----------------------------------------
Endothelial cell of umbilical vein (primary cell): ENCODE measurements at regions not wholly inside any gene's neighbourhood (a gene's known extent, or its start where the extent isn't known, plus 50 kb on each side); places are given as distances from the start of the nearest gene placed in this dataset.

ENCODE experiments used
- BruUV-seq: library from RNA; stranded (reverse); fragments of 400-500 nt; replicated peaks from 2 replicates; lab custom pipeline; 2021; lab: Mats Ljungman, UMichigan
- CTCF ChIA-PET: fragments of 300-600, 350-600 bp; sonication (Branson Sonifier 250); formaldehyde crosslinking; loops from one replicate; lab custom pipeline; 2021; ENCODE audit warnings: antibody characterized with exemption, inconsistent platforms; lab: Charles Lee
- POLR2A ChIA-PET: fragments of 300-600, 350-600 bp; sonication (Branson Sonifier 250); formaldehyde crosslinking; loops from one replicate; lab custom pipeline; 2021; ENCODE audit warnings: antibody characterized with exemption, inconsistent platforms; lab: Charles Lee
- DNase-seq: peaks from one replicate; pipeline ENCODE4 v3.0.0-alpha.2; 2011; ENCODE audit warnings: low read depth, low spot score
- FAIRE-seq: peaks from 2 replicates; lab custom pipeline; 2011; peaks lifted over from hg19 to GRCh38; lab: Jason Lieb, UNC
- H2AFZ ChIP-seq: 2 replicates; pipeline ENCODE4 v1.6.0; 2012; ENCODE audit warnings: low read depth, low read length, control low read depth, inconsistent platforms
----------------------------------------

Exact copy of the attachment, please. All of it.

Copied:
Endothelial cell of umbilical vein (primary cell): ENCODE measurements at regions not wholly inside any gene's neighbourhood (a gene's known extent, or its start where the extent isn't known, plus 50 kb on each side); places are given as distances from the start of the nearest gene placed in this dataset.

ENCODE experiments used
- BruUV-seq: library from RNA; stranded (reverse); fragments of 400-500 nt; replicated peaks from 2 replicates; lab custom pipeline; 2021; lab: Mats Ljungman, UMichigan
- CTCF ChIA-PET: fragments of 300-600, 350-600 bp; sonication (Branson Sonifier 250); formaldehyde crosslinking; loops from one replicate; lab custom pipeline; 2021; ENCODE audit warnings: antibody characterized with exemption, inconsistent platforms; lab: Charles Lee
- POLR2A ChIA-PET: fragments of 300-600, 350-600 bp; sonication (Branson Sonifier 250); formaldehyde crosslinking; loops from one replicate; lab custom pipeline; 2021; ENCODE audit warnings: antibody characterized with exemption, inconsistent platforms; lab: Charles Lee
- DNase-seq: peaks from one replicate; pipeline ENCODE4 v3.0.0-alpha.2; 2011; ENCODE audit warnings: low read depth, low spot score
- FAIRE-seq: peaks from 2 replicates; lab custom pipeline; 2011; peaks lifted over from hg19 to GRCh38; lab: Jason Lieb, UNC
- H2AFZ ChIP-seq: 2 replicates; pipeline ENCODE4 v1.6.0; 2012; ENCODE audit warnings: low read depth, low read length, control low read depth, inconsistent platforms